Digital Ads in 2022: The Challenges of Transitioning Your Team to Digital

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“You can’t teach an old dog new tricks.”

You hear that warning a lot when you plan for the future. I know I heard that plenty when I was a publisher helping ad sales teams transition from a print-focus to digital.

As far as business expressions go, there are few that I disagree with more than that one. Its dismissing message bears no reality on what I experienced in helping salespeople and advertising teams make the leap to digital ad sales.

So let’s dispel this oft-repeated phrase, once and for all.

“New tricks” are the new normal (and that’s good news for skilled salespeople)

Digital ad sales is obviously a new ball game for most salespeople. They are going to have to learn some new technology to place ads with whatever digital provider that you’re using. There’s work involved with targeting, and the increase in targeting flexibility can make ads more complicated to place. They’re going to get asked more often to report and show results, so they’re going to have to get an understanding of digital analytics so they can give clients feedback on their campaigns.

With print, clients are looking for a phone to ring or to increase branding. But in digital they’re almost looking for a tangible response that you are supposed to show them, so you’re working with a different animal than when you’re working with print in terms of expectations.

But chalk that up to relationship-basics, and that’s by no means a “new trick” for a solid salesperson. By putting those relationship and sales fundamentals that do translate front and center, that will drastically help with resistance to the transition. And make no mistake about it, resistance is going to be the first thing you’re gonna deal with.

Resistance to learning new things probably starts as soon as people leave college, and increases for most people as they approach retirement age. Sometimes the resistance is an unwillingness to try new things or a fear of new technology, but more likely it’s a result of people having gotten a good system down for what they do and a reluctance to let go of that. It took them a long time to perfect a pitch and it’s hard to part with something they are good at. But most print salespeople can and will adjust to selling digital products. It is a matter of how long that transition is going to take.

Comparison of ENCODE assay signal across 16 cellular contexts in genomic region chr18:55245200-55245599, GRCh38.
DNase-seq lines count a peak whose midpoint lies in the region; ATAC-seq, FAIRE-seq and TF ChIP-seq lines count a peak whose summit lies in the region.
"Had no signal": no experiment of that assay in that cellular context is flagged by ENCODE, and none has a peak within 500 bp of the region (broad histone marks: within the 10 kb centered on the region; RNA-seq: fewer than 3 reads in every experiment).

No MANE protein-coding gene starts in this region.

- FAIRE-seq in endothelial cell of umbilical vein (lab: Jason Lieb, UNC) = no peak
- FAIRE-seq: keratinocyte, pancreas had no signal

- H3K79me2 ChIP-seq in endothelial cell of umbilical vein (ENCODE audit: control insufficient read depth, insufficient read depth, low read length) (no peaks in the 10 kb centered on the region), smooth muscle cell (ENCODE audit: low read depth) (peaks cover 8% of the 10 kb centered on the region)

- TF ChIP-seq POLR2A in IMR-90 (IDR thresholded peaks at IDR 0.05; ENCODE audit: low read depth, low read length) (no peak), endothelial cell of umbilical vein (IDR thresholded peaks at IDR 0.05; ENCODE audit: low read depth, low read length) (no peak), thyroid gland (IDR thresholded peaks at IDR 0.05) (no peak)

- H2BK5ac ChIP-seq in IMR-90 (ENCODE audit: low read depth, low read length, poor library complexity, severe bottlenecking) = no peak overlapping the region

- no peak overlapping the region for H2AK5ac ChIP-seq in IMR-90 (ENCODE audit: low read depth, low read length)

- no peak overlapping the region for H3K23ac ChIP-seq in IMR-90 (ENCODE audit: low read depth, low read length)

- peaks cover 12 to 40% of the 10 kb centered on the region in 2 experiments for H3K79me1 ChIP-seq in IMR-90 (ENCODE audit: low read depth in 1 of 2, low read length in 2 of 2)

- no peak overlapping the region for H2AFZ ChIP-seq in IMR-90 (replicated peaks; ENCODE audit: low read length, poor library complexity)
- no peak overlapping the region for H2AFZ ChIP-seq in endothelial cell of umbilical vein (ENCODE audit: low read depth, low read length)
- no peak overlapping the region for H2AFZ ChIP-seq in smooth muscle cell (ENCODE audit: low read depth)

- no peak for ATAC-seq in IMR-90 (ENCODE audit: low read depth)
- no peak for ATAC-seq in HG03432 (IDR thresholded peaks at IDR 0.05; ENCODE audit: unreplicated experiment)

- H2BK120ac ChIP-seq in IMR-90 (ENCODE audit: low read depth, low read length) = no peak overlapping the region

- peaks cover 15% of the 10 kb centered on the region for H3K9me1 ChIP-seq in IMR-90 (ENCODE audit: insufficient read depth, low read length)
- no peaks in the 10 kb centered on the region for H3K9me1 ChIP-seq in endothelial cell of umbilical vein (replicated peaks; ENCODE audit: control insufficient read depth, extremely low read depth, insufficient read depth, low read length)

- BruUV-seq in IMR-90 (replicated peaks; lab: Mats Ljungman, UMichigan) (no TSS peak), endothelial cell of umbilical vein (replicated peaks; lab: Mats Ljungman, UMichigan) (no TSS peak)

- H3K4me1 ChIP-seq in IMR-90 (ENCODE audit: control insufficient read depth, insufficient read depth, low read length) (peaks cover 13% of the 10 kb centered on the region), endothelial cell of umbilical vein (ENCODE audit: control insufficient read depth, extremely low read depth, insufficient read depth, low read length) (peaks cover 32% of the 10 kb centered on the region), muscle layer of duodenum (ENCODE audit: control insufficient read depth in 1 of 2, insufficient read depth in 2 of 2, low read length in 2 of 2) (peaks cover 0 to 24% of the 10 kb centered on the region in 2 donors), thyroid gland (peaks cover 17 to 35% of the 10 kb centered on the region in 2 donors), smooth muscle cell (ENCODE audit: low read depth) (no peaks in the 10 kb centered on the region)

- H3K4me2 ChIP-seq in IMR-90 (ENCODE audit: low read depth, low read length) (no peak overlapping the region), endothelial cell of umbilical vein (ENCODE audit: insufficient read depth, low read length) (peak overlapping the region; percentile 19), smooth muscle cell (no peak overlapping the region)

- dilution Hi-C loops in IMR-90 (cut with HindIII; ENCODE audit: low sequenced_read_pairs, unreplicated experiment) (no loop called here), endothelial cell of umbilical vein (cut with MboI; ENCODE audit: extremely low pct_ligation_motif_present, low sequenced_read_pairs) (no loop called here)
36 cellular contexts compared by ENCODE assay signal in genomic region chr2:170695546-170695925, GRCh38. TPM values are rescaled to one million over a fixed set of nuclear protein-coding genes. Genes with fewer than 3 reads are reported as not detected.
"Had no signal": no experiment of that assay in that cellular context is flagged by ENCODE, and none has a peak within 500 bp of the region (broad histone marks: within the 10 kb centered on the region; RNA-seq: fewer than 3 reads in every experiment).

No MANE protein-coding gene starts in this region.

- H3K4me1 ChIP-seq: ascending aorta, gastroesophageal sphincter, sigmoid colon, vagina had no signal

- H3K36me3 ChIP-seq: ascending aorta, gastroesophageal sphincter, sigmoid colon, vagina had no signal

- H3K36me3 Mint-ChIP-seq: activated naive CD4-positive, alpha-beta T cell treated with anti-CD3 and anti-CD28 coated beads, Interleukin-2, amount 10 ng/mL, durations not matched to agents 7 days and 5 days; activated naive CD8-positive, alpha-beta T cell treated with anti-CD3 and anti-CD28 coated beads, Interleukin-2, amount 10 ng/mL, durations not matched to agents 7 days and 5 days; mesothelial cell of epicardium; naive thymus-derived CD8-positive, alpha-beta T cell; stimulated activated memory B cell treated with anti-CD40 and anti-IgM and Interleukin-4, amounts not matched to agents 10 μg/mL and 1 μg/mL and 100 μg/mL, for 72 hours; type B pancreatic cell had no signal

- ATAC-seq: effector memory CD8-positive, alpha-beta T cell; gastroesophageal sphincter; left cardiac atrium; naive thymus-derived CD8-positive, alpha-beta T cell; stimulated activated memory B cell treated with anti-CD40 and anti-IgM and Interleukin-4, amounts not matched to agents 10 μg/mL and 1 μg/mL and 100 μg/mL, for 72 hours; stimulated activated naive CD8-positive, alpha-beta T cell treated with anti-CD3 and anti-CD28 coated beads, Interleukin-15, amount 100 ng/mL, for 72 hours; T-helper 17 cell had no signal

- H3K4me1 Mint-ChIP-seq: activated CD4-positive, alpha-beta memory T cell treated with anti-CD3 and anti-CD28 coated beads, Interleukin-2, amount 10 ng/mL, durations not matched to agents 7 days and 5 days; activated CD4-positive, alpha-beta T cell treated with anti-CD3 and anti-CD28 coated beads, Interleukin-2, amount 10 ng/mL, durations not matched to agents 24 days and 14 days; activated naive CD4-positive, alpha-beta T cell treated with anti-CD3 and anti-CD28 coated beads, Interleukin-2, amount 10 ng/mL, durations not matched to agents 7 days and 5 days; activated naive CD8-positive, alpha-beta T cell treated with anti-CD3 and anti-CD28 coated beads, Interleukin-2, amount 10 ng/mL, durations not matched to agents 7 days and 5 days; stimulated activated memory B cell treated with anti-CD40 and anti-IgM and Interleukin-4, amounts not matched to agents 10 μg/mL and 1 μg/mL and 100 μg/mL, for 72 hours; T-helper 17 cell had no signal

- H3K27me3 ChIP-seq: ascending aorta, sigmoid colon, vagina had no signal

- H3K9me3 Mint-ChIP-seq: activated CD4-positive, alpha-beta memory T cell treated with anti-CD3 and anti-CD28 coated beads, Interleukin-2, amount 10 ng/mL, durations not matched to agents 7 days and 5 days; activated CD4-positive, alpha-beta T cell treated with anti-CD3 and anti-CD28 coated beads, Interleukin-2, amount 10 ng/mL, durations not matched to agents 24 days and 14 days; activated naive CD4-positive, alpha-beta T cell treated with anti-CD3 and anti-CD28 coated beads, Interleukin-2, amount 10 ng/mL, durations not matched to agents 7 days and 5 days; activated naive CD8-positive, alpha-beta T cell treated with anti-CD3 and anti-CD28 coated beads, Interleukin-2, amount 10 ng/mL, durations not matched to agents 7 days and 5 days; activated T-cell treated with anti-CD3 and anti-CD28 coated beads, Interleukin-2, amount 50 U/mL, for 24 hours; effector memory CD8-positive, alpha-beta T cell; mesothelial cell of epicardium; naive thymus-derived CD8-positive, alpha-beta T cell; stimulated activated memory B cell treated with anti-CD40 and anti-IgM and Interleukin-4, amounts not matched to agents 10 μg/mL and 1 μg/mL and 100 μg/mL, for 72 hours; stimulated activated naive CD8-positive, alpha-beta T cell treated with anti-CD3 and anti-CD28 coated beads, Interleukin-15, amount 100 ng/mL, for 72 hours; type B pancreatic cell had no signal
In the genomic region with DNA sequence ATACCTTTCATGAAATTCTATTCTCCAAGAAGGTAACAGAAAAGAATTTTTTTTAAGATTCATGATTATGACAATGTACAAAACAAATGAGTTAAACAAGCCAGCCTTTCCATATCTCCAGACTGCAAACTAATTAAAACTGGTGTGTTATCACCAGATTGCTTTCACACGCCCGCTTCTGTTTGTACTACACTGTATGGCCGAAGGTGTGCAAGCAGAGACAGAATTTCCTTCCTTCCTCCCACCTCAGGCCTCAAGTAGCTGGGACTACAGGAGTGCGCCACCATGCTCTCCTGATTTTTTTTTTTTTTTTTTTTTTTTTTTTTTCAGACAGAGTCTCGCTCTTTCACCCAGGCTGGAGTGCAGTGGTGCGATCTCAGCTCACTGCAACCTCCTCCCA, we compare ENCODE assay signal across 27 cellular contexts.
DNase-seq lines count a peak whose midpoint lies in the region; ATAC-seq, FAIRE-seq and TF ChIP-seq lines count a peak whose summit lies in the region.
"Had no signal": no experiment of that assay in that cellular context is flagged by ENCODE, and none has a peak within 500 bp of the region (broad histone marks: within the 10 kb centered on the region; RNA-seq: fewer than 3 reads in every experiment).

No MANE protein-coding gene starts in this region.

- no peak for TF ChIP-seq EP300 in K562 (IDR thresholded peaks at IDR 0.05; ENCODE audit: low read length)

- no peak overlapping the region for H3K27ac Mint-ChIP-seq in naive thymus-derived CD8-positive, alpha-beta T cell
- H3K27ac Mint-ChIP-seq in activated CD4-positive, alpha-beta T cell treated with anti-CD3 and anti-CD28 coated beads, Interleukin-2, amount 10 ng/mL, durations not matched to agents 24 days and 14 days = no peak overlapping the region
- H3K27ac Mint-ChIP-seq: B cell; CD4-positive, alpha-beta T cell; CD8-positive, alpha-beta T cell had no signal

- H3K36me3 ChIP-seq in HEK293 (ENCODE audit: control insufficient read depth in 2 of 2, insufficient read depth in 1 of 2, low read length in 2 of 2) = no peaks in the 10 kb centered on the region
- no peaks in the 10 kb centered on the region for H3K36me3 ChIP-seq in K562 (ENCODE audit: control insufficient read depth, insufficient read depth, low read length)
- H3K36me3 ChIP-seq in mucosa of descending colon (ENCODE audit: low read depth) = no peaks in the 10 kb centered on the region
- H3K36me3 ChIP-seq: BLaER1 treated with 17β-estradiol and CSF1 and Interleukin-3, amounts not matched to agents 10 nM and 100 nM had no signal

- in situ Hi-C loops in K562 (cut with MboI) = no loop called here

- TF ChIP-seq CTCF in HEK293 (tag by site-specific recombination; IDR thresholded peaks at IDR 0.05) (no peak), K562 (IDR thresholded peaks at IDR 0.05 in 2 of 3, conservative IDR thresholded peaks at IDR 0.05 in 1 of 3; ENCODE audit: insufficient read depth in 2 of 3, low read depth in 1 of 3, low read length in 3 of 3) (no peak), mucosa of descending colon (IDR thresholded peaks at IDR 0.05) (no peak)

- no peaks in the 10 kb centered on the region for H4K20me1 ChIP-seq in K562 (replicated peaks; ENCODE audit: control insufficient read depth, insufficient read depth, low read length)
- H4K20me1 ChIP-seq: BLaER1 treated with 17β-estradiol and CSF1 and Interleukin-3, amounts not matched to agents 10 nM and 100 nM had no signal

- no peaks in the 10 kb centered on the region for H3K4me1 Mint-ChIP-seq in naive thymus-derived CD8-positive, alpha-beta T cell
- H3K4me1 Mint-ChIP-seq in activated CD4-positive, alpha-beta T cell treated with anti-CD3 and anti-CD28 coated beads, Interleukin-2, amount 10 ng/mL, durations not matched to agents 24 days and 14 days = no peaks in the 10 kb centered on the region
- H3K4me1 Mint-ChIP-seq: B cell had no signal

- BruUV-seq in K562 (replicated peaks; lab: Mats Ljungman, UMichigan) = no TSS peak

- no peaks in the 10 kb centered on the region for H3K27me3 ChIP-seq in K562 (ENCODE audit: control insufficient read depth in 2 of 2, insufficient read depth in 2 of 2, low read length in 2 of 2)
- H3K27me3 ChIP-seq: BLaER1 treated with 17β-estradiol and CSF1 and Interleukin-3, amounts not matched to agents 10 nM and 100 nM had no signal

The programmatic digital advertising model isn’t just with websites, but it’s radio, podcasts, video, OTT, all different media formats. Even print is getting more targeted by zip code, and beginning to act a little like digital, so if someone says they won’t adapt to digital at this point, it probably means they’re not going to be in advertising sales.

Transitioning Your Sales Team

Some people are great at selling print and they’re going to have a difficult time picking up on digital. But over time they get the gist of it and they realize how to do it. So it’s a matter of time and familiarity. I wouldn’t give up on the people who do it slowly. They’re just going to have a longer runway time. I have seen numerous salespeople who started slowly but became solid digital producers.

It’s an adjustment, but it’s an adjustment that sales reps of any age can make. In some ways, since they’ve been selling for longer and making micro-adjustments for longer, they can adjust easier. We had plenty of sales reps in their 50s and 60s who were able to pick up and learn the new technology. It may take them a little bit longer, but they’re definitely capable of it. It just requires some dedication and patience and work on your part.

There is an assumption that young sales reps pick up new technology faster than older reps, but my experience is that it’s really about willingness to try new things and change. I have seen seasoned sales reps who adopted quickly and younger sales reps who were slow to transition.

One thing that salespeople old and young respond to is, of course, money. One way I’d jumpstart a digital sales transition is offering a greater sales commission incentive initially for digital. For instance, instead of a 10 percent commission, that first year that they do digital advertising, they’re going to get a 12 percent commission.

Sales reps tend to have a what’s-in-it-for-them reaction. So instead of pitching a digital transition to them by saying it would be good for the company, say, “We think this is an opportunity to dramatically increase your income.” That’s going to resonate with a salesperson..

Knowledge is power … and it also leads to comfort

The key thing to overcoming resistance is familiarity. You’ve got to have a good training plan. And one of the things I recommend doing is looking at resources that are out there.